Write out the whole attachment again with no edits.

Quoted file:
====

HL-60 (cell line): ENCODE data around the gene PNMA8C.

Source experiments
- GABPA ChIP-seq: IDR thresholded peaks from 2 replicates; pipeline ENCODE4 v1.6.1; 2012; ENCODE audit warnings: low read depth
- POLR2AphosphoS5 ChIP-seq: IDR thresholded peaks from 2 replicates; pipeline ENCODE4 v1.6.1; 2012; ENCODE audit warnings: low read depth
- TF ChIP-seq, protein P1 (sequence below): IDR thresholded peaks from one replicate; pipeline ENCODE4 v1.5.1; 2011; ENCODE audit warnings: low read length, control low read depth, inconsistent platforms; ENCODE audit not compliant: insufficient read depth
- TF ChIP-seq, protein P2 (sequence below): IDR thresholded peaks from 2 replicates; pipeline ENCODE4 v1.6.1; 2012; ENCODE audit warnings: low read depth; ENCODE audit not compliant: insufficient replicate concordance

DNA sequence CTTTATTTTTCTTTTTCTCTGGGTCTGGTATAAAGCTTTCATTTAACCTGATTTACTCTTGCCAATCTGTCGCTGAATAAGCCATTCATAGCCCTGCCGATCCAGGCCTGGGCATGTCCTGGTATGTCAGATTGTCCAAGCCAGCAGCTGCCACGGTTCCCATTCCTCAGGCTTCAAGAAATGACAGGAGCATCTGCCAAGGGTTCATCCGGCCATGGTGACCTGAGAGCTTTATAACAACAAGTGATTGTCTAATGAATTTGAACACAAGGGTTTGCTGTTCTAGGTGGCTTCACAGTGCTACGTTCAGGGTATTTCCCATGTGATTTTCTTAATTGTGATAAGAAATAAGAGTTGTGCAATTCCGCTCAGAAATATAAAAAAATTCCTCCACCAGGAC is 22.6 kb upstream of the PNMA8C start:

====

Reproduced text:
HL-60 (cell line): ENCODE data around the gene PNMA8C.

Source experiments
- GABPA ChIP-seq: IDR thresholded peaks from 2 replicates; pipeline ENCODE4 v1.6.1; 2012; ENCODE audit warnings: low read depth
- POLR2AphosphoS5 ChIP-seq: IDR thresholded peaks from 2 replicates; pipeline ENCODE4 v1.6.1; 2012; ENCODE audit warnings: low read depth
- TF ChIP-seq, protein P1 (sequence below): IDR thresholded peaks from one replicate; pipeline ENCODE4 v1.5.1; 2011; ENCODE audit warnings: low read length, control low read depth, inconsistent platforms; ENCODE audit not compliant: insufficient read depth
- TF ChIP-seq, protein P2 (sequence below): IDR thresholded peaks from 2 replicates; pipeline ENCODE4 v1.6.1; 2012; ENCODE audit warnings: low read depth; ENCODE audit not compliant: insufficient replicate concordance

DNA sequence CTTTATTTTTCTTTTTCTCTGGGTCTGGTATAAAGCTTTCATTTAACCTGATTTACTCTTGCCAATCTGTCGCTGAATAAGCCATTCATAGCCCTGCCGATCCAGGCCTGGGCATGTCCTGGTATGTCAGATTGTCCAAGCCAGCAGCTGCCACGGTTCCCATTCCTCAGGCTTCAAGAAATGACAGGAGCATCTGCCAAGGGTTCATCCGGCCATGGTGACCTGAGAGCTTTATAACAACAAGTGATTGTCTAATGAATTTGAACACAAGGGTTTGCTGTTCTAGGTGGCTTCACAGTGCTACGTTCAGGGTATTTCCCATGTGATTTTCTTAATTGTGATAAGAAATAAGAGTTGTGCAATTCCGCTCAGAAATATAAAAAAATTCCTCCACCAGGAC is 22.6 kb upstream of the PNMA8C start: